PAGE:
What Do You Say to a Police Captain?

A friend had given my husband a handgun.

English: Tango show in Buenos Aires Español: E...

Tango show in Buenos Aires (Photo credit: Wikipedia)

The friend had bought it for protection, but was leaving the country and didn’t want to carry it with him.

Though he had a license for the gun, the serial number had been filed off.

My husband threw it in the closet and forgot about it.

Until the coup.

We were living in Argentina.

It was March 24, 1976.

The Army had tried to hold a coup in December, three months before.

But, the other services got together and talked them out of it.

“You remember what it was like last time. We got blamed for everything that happened afterwards.”

“This time, even though inflation is already more than 1,000 percent, we must wait until most Argentines understand that we are only going to step in to save the country from an economic death spiral if we have to.”

On March 24, 1976, the armed services decided they could not wait any longer.

Because they believed unions were arming, one of their first decrees was that anyone with guns must turn them in to their local police stations.

My husband remembered the gun in the closet.

We discussed it.

This was during a time when citizens were being arrested in the middle of the night, taken away in police cars with no markings and no license plates.

They either showed up three days later or disappeared forever, with the police claiming no knowledge of their whereabouts.

We could not take the risk that someone knew we had a gun and would report us if we did not turn it in.

We decided to walk to the police station.

My husband took the clip out of the gun and we put gun and clip in my purse.

The one-mile walk to the police station took us by armed soldiers on every street corner.

We knew there was a union office in our neighborhood that had been raided and guns confiscated.

The Police Station

When we arrived at the police station, there was a policeman with a bullet-proof vest and a big, scary gun resting in his arm at the door.

He asked us in Spanish, “Why are you here?”

My husband, who speaks fluent Spanish, told him we were there to turn in a gun, as the coup directive broadcast on television the night before had told us to.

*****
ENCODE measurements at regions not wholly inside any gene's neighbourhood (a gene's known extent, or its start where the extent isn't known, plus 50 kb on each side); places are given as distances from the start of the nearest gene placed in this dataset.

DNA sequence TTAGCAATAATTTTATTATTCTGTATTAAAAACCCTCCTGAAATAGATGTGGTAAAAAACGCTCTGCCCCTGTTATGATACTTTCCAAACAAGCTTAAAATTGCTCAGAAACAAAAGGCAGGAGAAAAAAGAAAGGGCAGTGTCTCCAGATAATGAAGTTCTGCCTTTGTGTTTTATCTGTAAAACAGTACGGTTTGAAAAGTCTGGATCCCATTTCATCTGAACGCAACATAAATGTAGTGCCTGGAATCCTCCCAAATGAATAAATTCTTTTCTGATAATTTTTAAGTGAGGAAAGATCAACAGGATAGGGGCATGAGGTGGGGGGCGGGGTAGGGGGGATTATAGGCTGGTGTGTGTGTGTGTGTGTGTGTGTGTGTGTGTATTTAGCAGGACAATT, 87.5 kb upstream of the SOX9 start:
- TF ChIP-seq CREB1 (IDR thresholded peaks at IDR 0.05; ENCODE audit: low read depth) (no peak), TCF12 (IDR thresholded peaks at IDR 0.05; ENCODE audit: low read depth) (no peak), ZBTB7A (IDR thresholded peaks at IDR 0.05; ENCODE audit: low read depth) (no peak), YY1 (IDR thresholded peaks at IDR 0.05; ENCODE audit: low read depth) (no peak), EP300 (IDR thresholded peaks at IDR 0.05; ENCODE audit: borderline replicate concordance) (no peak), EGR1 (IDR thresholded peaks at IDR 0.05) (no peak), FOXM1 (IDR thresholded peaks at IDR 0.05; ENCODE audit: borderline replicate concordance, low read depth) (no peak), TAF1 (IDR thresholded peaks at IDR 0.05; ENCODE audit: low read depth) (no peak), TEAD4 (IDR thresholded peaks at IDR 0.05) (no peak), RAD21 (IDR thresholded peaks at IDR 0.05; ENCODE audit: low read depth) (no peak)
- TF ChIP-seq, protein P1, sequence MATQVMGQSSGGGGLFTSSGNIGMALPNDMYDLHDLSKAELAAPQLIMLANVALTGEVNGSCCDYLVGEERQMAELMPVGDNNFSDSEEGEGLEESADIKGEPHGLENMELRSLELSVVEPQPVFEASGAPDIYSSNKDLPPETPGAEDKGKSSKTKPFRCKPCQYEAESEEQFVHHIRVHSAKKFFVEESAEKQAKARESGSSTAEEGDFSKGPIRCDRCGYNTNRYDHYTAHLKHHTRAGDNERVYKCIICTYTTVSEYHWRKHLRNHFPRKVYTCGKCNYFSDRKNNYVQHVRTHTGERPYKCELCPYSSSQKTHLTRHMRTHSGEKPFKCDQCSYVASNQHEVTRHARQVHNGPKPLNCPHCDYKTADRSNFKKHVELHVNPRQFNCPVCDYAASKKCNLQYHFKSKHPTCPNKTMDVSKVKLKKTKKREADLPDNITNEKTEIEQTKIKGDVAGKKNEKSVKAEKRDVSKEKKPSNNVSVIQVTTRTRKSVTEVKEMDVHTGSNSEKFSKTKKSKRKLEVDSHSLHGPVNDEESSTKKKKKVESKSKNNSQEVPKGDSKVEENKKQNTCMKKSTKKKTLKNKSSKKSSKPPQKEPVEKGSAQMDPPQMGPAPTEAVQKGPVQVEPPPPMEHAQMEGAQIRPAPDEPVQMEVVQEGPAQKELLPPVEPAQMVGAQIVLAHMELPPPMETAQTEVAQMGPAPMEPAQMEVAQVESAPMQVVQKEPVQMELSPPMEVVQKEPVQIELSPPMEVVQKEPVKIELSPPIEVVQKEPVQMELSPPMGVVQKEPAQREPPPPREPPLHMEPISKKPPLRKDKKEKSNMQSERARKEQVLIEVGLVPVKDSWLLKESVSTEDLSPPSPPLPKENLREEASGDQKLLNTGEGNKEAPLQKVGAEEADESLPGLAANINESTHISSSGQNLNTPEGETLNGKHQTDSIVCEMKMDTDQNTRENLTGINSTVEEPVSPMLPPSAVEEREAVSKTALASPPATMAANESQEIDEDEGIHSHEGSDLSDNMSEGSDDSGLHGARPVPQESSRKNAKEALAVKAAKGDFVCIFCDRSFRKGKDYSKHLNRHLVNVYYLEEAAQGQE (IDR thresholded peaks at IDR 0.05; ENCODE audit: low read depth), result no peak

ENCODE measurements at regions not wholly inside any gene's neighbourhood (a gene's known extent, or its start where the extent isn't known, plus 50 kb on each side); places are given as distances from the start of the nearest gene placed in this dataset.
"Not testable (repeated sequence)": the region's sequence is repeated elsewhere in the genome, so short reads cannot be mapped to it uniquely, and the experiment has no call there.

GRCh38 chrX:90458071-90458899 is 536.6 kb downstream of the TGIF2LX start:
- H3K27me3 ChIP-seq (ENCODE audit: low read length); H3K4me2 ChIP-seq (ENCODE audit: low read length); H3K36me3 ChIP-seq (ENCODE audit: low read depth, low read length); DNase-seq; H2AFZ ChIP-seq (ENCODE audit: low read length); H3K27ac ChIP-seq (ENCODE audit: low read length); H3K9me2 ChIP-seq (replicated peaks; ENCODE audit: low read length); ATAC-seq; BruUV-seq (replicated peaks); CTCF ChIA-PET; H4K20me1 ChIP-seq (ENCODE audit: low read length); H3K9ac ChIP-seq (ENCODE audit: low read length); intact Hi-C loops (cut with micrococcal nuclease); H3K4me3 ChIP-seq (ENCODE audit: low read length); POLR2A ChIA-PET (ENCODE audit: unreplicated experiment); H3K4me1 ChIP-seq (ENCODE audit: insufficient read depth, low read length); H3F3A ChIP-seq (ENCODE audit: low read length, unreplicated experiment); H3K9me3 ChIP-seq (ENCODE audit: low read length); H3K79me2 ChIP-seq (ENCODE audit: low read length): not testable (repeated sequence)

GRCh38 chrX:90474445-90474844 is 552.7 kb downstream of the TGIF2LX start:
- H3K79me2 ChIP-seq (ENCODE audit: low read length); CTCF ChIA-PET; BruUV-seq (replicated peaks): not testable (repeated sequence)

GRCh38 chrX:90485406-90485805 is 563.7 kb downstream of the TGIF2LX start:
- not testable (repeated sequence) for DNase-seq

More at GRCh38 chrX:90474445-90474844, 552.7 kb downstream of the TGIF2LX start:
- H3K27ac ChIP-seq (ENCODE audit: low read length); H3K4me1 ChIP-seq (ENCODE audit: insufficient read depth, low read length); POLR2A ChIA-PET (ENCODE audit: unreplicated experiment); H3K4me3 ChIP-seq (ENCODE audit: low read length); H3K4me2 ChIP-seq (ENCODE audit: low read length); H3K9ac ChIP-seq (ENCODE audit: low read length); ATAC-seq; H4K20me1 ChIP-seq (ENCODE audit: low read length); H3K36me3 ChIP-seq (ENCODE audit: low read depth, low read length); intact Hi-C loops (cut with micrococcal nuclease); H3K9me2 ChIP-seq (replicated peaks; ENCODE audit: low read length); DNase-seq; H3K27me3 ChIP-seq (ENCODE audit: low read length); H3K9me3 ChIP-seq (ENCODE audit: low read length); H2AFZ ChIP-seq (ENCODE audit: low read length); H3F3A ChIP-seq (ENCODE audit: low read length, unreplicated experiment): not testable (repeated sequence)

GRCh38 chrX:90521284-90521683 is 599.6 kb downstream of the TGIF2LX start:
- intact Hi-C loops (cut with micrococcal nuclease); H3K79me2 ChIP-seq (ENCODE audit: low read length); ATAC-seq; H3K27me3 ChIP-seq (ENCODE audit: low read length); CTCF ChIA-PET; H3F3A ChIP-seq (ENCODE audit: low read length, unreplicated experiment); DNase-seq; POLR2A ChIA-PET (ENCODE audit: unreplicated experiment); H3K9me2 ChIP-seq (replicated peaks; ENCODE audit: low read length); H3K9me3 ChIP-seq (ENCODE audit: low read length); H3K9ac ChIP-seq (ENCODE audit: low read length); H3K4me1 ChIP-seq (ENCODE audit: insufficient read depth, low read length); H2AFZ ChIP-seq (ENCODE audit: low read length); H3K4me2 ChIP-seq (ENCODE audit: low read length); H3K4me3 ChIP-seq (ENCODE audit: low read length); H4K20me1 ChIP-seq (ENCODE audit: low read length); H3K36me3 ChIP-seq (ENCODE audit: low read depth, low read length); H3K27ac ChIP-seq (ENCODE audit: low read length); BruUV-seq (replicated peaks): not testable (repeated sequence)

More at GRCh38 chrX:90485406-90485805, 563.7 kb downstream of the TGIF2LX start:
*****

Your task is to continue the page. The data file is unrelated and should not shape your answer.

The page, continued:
He aimed his gun at us and asked, “Where is the gun?”

My husband told him it was in my purse.

He aimed his gun at me and asked me to take the gun out of my purse.

My husband gingerly lifted the clip out first, to make it clear the gun was not loaded, then started to take out the gun.

The policeman stopped us, reassured that we were not carrying a loaded weapon.

Then, he called back into the open plaza of the police station.

“Someone’s here who wants to turn in a gun.”

“Send them in.”

Do You Have the License?

We sat for an hour.

Eventually, the police captain came to talk to us.

“You have to understand, we got no advance warning about this directive or instructions on how to carry it out.

“We heard about it on tv last night, the same time you did.”

“You are the first ones to turn in a weapon.”

“Why don’t you take the gun back home and, in a week or so, when we know what we’re supposed to do, you can bring it back in.”

I conveyed to my husband that there was no way I was going to carry a gun back through the streets of Buenos Aires, with armed soldiers on every street corner, subject to a search at any time.

He tried to explain to the captain that his wife would not carry the gun back home.

Then, he offered it to the captain as a gift.

Sensitive to the appearance of bribery, the captain refused.

But, he came up with a compromise.

“I will accept the gun, temporarily, store it for you, and give you a receipt.”

“When all this calms down in a week or so, you may come back and retrieve the gun.”

Then, I noticed that the license that had been in an envelope with the gun was nowhere to be seen.

I asked the captain where the license was.

He explained to me gently,

“Señora, I am the Captain of the Police. I do not need a license to carry a gun.”

I asked my husband to convey that I did not mean the captain’s license.

I meant the license that went with the gun.

By then, however, it seemed a point not worth pursuing.

We knew we were never going to come back for the gun.

We went home to our apartment and home to the United States several months later.

The Argentine coup that toppled the government on March 24, 1976 kept the government in military hands until 1983.


Carol Covin, Granny-Guru

Author, “Who Gets to Name Grandma? The Wisdom of Mothers and Grandmothers



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